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Last Updated: 2019/08/05
Summary of question
Can you provide a short biography of Imam Hussein (AS)?
Please provide a short biography of Imam Hussein (AS).
Concise answer
Historians unanimously believe that Shia”s third Imam was born in the holy city of Medina but there are little differences as to the date of his birth. Sheikh Tusi (460 A.H.) says that the Imam (AS) was born on third of Sha”ban in the fourth hegira year[1] whereas Sheikh Mufid (413 A.H.)[2] and some Sunni historians[3] believe he was born on the fifth of Sha”aban in the same year.
Ibn Shahr Ashub reporting on the same event claims that Imam Hussein (AS) was born on Thursday or Tuesday in the year in which the Battle of Khandaq took place.[4]
Imam Hussein (AS) is son of Ali (AS) son of Abi Talib son of Abdul Muttalib son of Hashim son of Abd Manaf son of Qusai. His mother was Fatima (SA) daughter of the Messenger of Allah, peace be upon him and his family.
Parental Nickname
Imam Hussein”s parental nickname was Aba Abdillah[5] and his special patronymic nickname was Abu Ali[6].  Although Imam Hussein (AS) had a young baby named Abdullah Razi” who was martyred on the day of Ashura, there is no reason to indicate that the Imam”s nom de guerre or parental nickname was associated with this child because such nicknames are common among Arabs and it is, obviously, not necessary for someone to have a child to make a nickname with it such as Aba Salih, the parental nickname of Imam of Time, Imam Mahdi (atf) and Abu Turbab, the nickname of the Commander of the Faithful, Ali (AS). [7]
Imam Hussein (AS) has many titles such as Rashid, Tayyib, Wafi, Sayyid, Zaki, Mubarak, Mutahhar, Dalil ”Alaa Zātillah, Sibt-e Rasulillah, Shahid[8], Tharallah[9], and Sayyid al-Shuhada.[10] It is likely that some of these titles may have been attributed to Imam Hussein (AS) after his sad martyrdom.
Imam Hussein (AS) had married five women in his life. His wives” names are:  Shahr Banu, Layla, a lady from Quza”ah tribe (who died while Imam Hussein (AS) was still alive), Rubab and Umm Ishaq. The only woman who was definitely present in the event of Karbala was Ali Asghar”s mother, Hazrat Rubab who returned to Medina along with the captives taken by Yazid”s army. The presence of Shahr Banu and Hazrat Layla in Karbala has been doubted by historians.[11]
Imam Hussein”s Children
According to historical sources, Imam Hussein (AS) had six sons and three daughters.
Imam Hussein”s sons were:
1. Hazrat Sajjad (AS)[12]
2. Hazrat Ali Akbar[13]
3. Ja”far[14] who died during the lifetime of Imam Hussein (AS).[15]
4. Muhammad[16]
5. Umar[17]
6. Hazrat Ali Asghar or Abdullah[18]
1. Fatima[19]
2. Sakina[20]
3. Zaynab[21]
Imam Hussein (AS) in the Lifetime of the Prophet of Islam (S)
Imam Hussein (AS) lived seven years of his childhood during the lifetime of his holy grandfather, the Messenger of Allah (S), as well as his holy mother, Fatima (SA).[22] He grew up under the heavenly and divine care and love of his grandfather, the Holy Prophet (S) with whose extraordinary love and respect his self-confidence and esteem were reinforced and strengthened. There is no doubt as to the fact that one of the outstanding characteristics of Imam Hussein (AS) during his childhood was that the Prophet (S) gave him special attention. Not only did he love Imam Hussein extremely, but he also loved and honored those children who played with him and expressed affection towards him.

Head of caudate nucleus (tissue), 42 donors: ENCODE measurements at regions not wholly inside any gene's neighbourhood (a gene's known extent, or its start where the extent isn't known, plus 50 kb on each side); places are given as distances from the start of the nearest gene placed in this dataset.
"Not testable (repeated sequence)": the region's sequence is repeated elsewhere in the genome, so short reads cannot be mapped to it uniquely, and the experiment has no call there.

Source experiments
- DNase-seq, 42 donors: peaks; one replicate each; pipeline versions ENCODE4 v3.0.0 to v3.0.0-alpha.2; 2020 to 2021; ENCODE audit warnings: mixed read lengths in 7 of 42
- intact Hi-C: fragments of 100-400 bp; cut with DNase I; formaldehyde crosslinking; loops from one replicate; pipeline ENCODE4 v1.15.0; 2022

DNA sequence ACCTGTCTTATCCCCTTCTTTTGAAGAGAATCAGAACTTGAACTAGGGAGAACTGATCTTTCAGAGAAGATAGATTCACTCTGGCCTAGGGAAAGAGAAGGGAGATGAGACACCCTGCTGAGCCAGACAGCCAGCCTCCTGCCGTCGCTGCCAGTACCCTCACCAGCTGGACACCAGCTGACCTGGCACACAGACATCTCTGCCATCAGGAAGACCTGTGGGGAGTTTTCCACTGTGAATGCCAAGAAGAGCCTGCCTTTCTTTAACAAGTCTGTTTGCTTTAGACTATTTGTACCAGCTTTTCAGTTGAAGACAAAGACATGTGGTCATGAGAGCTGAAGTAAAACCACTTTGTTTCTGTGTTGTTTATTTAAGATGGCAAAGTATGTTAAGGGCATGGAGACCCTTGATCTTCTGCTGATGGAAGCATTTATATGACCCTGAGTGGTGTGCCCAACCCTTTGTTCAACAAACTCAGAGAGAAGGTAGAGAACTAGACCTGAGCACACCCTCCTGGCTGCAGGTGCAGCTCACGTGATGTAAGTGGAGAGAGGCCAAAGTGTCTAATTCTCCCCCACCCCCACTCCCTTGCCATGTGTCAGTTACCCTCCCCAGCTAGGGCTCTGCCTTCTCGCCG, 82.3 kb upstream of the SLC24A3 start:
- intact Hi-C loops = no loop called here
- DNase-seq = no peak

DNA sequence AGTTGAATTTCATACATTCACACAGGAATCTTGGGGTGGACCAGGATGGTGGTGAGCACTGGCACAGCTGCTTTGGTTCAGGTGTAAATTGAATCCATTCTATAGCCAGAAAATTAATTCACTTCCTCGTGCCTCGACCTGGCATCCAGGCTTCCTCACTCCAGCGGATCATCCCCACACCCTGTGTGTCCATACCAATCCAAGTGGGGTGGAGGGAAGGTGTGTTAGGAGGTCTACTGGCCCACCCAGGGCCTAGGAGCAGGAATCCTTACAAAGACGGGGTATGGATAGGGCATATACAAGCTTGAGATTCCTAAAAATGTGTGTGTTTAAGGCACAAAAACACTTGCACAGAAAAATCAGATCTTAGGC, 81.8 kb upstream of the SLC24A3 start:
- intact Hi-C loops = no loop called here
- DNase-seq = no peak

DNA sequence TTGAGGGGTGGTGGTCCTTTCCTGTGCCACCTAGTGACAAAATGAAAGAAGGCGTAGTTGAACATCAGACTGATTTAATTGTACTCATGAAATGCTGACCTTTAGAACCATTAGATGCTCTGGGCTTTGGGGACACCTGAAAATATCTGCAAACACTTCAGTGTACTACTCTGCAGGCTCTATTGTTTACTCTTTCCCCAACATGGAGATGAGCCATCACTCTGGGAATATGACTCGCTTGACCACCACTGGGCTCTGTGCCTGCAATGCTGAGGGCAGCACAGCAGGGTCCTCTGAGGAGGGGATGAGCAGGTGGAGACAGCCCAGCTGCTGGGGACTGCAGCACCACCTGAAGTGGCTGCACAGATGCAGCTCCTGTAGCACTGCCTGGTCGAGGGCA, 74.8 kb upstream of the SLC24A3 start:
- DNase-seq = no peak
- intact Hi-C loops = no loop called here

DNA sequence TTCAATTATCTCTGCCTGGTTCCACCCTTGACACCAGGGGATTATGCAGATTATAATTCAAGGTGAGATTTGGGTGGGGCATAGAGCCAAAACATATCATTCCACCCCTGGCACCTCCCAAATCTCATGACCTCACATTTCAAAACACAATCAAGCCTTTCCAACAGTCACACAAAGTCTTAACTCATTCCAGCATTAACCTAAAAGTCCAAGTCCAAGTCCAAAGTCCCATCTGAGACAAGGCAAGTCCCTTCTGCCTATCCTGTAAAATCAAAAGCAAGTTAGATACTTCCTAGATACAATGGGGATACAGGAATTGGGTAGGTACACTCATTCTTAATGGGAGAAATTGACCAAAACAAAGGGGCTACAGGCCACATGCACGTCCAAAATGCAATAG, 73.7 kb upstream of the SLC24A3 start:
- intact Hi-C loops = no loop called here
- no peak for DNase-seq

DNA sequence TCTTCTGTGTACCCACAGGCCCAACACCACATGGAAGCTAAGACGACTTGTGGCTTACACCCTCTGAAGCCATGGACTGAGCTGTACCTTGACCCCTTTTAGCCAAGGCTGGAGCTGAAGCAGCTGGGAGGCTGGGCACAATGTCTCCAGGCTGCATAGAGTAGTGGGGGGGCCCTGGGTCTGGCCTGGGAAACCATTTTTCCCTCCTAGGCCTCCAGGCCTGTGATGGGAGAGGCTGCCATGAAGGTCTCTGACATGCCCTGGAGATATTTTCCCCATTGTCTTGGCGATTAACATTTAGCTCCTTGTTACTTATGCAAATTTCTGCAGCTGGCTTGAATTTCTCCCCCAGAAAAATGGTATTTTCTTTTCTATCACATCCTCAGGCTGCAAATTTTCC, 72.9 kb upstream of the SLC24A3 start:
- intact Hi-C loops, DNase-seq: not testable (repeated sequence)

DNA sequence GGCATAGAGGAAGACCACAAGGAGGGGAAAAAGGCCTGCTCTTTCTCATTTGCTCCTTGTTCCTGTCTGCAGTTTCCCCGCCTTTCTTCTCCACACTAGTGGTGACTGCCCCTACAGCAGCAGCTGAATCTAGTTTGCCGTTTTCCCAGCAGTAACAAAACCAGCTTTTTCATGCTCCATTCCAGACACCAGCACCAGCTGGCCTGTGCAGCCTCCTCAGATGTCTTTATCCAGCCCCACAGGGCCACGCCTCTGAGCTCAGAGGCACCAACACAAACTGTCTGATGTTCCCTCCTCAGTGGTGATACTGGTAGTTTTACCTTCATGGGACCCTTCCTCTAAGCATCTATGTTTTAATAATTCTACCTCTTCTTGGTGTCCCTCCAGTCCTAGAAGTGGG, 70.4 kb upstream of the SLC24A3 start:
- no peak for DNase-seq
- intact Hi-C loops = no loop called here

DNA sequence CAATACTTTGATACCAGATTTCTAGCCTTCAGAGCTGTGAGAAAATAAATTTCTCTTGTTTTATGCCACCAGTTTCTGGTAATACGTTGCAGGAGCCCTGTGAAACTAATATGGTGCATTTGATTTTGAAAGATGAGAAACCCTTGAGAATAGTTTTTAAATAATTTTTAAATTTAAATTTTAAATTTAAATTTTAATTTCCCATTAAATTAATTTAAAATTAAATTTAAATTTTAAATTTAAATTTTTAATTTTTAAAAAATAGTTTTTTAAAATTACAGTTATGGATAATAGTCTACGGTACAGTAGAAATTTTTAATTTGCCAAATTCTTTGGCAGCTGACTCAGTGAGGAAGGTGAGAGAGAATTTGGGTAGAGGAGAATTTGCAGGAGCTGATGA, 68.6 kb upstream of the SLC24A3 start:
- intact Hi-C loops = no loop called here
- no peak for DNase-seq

The most important event during the childhood of Imam Hussein (AS) was his taking part in mubahalah (malediction) in which he and Imam Hasan, peace be upon them, were introduced[23] (in the Quran) as the manifestations of "our sons".[24]
Imam Hussein (AS) During Imamate of Imam Ali (AS)
Imam Hussein (AS) lived thirty years of his blessed life in the time of the imamate of his noble father, Ali (AS), who did not see anyone but God, who did not look for anyone other than God and who did not find anyone other than God, he whose life was characterized by purity, submission and servitude to God.  Indeed, he did not rule except with justice and equity despite all the difficulties and hurdles imposed on him during his leadership. During this time Imam Hussein (AS) obeyed his father”s commands wholeheartedly, and like his brother and an obedient and loyal soldier, he helped promote and achieve the Islamic goals set by his father in the years in which he apparently held the power and caliphate. During this period, Imam Hussein (AS) was always in the company of his father taking part in the battles. He fought along with his father in the arbitration event of Nahravan Battle as well as in the incidents following the Battle of Siffin.  He witnessed closely how some people betrayed his noble father; he witnessed their disloyalty and treachery and tolerated all the calamities and sorrows that befell him. He was known for his nobility, greatness and valor. Everyone showed him respect and treated him with dignity and reverence.
Imam Hussein (AS) during Imamate of Imam Hasan (AS)
Following the martyrdom of the Commander of the Faithful Ali (AS), Imam Hasan (AS) took charge of Muslims” leadership, and Imam Hussein (AS) paid allegiance to him. He was a friend and aide of Imam Hasan (AS) in all administrative and legal affairs during his caliphate and leadership. In addition, Imam Hussein (AS) gave his brother special respect as he considered him his imam (leader).  It can be said that no one followed and dignified his brother as much as he did.